Handcross mum gives birth in front seat of moving Skoda
A dad had to ‘catch’ his newborn son while driving as his wife gave birth on the way to hospital.
Mum Jessamy Shreeves, 32, of London Road, was taken by surprise as her third child decided to make an appearance as they travelled from their home in Handcross to the Princess Royal Hospital in Haywards Heath last week.
Jessamy first noticed contractions starting at 7pm so decided to have a bath. By 9.30pm the contractions were becoming ‘more intense’.
She said: “Getting out of the bath and getting dressed when having contractions is hard work.
“We got into the car and as I got in my waters broke.”
Realising the baby was making up time for being almost two weeks ‘late’ and that things were progressing fairly quickly, the couple set off to hospital with Jessamy in the front seat and Keir, her husband, driving.
However, as they drove along they realised they were not going to make it to hospital in time, deciding to divert to Jessamy’s parents house ten minutes away while Keir phoned for an ambulance.
Realising the call handler could not hear what Keir was trying to say on the phone due to Jessamy, she decided to hang her head out of the car window.
Moments later, driving with his right hand on the steering wheel, Keir suddenly had to use his left hand to catch his newborn son as the head appeared.
“I was hanging out of the car window and it was still moving while Keir was driving with his right hand and catching the baby,” Jessamy said. “By that point we were halfway down my parents’ drive and we lost phone signal.
“I pulled back in from the window and picked him [the baby] up off the seat.”
Jessamy then had to unhook the umbilical cord from around the baby’s neck and, after yelping, the nine-pound baby started breastfeeding.
Jessamy is the daughter of the High Sheriff of West Sussex, Davina Irwin-Clark, whose house they arrived at.
“Luckily my parents are very calm in a crisis and they went and called an ambulance and then dad brought the phone out to us so that the call handler could ask us to check his airways.”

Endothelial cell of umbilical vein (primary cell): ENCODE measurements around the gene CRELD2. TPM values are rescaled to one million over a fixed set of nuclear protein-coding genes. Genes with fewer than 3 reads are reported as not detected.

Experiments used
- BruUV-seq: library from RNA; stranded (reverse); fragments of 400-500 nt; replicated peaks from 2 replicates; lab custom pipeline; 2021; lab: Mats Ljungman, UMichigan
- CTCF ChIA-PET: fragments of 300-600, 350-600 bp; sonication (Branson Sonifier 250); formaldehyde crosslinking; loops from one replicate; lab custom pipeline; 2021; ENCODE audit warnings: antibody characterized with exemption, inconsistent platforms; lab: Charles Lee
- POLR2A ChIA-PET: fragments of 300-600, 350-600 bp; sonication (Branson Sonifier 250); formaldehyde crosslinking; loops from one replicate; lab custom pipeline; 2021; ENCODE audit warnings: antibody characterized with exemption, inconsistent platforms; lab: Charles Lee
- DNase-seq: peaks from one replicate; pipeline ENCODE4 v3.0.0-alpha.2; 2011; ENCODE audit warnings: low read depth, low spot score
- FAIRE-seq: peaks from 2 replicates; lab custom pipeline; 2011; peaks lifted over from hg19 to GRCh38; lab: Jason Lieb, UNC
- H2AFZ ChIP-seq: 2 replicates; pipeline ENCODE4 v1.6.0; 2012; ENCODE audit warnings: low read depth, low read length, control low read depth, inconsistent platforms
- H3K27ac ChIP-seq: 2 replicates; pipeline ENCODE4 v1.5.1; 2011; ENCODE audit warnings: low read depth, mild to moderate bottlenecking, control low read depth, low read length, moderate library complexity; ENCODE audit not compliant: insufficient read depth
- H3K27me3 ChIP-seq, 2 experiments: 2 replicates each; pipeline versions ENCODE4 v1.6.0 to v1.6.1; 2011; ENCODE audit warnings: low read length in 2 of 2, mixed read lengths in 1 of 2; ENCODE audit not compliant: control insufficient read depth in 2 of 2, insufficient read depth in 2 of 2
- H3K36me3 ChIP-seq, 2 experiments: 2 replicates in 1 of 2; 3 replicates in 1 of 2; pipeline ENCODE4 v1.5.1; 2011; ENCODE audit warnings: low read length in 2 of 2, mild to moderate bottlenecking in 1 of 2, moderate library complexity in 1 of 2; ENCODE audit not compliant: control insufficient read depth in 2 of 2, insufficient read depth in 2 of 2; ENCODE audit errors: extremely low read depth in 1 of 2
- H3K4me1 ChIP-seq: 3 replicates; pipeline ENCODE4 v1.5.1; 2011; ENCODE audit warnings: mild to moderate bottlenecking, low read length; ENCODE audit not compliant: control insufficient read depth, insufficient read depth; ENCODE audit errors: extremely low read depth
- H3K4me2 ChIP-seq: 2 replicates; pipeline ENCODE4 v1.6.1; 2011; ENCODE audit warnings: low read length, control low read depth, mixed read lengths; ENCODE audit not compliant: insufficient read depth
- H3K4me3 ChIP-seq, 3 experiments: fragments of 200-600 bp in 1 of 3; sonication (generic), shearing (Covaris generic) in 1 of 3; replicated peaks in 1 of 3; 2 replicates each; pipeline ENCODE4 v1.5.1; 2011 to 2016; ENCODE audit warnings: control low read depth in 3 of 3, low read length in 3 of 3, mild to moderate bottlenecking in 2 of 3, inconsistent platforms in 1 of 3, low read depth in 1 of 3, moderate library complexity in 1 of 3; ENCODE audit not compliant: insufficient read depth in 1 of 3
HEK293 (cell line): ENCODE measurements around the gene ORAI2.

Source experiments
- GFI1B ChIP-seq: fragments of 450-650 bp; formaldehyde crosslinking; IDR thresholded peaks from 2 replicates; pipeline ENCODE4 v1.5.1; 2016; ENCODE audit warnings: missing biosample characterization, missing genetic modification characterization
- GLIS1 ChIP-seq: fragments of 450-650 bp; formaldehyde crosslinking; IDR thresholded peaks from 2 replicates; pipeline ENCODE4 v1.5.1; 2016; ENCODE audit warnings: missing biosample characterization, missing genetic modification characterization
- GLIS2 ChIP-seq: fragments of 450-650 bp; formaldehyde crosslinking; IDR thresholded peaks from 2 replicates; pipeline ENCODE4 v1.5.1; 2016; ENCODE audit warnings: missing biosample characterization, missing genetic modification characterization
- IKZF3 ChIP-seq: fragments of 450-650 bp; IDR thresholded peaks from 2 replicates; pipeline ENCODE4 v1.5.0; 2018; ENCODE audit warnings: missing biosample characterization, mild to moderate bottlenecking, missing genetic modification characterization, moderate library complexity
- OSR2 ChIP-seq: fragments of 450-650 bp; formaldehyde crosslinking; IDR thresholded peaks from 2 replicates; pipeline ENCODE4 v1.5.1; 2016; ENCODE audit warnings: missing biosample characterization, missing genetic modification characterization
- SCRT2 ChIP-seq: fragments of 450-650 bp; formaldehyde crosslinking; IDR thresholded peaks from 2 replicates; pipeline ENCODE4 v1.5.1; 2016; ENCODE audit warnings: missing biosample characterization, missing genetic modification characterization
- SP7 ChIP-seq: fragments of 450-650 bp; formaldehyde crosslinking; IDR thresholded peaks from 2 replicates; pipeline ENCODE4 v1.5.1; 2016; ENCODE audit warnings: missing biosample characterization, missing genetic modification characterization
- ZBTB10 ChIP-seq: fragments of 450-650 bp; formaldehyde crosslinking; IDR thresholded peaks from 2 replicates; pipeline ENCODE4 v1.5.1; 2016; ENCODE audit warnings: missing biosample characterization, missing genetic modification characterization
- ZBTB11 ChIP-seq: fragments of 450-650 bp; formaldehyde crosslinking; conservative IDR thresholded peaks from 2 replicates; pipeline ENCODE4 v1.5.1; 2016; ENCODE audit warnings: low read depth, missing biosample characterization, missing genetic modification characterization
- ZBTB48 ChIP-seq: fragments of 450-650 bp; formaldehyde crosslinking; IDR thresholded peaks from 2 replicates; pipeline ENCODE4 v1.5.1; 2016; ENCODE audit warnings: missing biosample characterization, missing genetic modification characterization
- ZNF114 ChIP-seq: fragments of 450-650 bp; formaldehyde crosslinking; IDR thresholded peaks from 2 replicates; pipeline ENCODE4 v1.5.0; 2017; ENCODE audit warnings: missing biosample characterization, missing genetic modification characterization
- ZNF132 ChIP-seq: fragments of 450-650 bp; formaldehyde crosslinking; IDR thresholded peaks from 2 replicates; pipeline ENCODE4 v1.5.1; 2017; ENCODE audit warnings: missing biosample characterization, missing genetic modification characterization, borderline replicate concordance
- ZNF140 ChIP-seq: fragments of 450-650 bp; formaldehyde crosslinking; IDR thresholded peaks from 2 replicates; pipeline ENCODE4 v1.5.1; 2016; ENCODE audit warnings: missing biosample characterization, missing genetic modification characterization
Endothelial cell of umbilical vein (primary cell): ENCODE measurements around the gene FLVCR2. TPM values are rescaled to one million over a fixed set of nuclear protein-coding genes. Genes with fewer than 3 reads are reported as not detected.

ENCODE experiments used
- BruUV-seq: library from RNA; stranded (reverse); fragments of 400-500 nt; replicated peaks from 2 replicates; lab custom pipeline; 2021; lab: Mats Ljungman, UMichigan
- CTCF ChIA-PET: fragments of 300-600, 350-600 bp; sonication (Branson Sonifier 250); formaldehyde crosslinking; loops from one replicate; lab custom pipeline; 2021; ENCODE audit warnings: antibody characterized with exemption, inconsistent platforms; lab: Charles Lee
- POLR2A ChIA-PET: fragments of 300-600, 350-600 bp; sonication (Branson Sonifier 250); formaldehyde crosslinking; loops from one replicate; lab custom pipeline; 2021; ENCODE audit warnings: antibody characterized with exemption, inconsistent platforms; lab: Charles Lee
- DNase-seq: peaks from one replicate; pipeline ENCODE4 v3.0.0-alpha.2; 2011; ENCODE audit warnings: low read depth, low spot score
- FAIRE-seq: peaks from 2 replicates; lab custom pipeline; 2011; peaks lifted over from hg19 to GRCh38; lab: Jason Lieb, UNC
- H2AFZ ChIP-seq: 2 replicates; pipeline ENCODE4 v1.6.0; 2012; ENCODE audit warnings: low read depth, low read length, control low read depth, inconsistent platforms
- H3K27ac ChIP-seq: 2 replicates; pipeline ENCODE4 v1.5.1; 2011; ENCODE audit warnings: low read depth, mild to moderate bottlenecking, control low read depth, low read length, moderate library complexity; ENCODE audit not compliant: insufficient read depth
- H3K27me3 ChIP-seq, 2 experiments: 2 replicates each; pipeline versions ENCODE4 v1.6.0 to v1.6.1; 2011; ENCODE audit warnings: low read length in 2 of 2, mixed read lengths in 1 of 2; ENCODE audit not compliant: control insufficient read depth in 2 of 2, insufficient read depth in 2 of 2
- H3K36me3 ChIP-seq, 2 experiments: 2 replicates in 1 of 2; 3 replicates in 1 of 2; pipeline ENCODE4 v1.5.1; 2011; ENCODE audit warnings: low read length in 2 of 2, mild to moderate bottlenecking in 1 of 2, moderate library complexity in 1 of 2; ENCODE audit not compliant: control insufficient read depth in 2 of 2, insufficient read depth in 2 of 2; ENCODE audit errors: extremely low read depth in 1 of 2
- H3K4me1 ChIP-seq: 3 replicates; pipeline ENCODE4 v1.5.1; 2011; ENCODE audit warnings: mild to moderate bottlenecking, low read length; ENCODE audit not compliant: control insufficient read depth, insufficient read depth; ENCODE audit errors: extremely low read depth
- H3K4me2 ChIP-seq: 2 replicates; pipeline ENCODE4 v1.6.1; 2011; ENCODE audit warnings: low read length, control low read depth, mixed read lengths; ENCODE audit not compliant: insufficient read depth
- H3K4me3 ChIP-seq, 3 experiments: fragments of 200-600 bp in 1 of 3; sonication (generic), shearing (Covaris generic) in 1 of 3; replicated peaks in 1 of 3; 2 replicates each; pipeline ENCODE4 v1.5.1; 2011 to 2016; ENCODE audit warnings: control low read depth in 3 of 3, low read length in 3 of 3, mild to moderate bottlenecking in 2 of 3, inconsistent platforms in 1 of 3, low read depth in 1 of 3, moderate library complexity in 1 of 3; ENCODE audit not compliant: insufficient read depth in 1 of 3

However, that was not it for the drama as Jessamy ended up delivering the placenta on her parents’ Persian rug in the hallway.
Three members of the ambulance team arrived and checked mother and baby, before taking them to the Princess Royal for tests, after Keir had cut the umbilical cord.
Jessamy and the baby, Orlando Shreeves, are now safely back home and doing well.
Jessamy joked: “We upgraded to a Skoda Kodiaq because we’d heard it was such a good family car with space for all three car seats...we didn’t realise we’d need it to double as a birthing suite!”
Keir, who is an associate vicar at St Peter’s Church, Brighton, added: “Friends keep congratulating me for my ‘hands on’ parenting approach...and the midwives suggested I join the profession, but Jessamy is the one who is amazing. We’re both so grateful to God for our speedy little son and his safe (albeit unconventional) delivery.”
Only six weeks before, the High Sheriff had spent five hours in Lewes as an official visitor at the Sussex Police Control Centre for 999 calls.
Mrs Irwin-Clark, the wife of the former vicar Peter Irwin-Clark from St Mary’s Church in Broadwater, Worthing, said: “I recently saw the outstanding skill of our police emergency call handlers when I spent the day with them at their control centre.
“Now, having experienced for ourselves being on the receiving side of the service from South East Coast Ambulance, we are personally grateful to the emergency services for their assistance, as well as being even more directly impressed.”
Paramedic Christopher Neal said: “It’s great to hear mother and baby are doing well and we really appreciate the kind words.
“Dad did a great job prior to our arrival and we wish the whole family all the very best for the future.”
The High Sheriffs of West and East Sussex are jointly hosting a service at Lancing College on February 20, 2020, for members of the Emergency and Support Services, to celebrate their work for the community.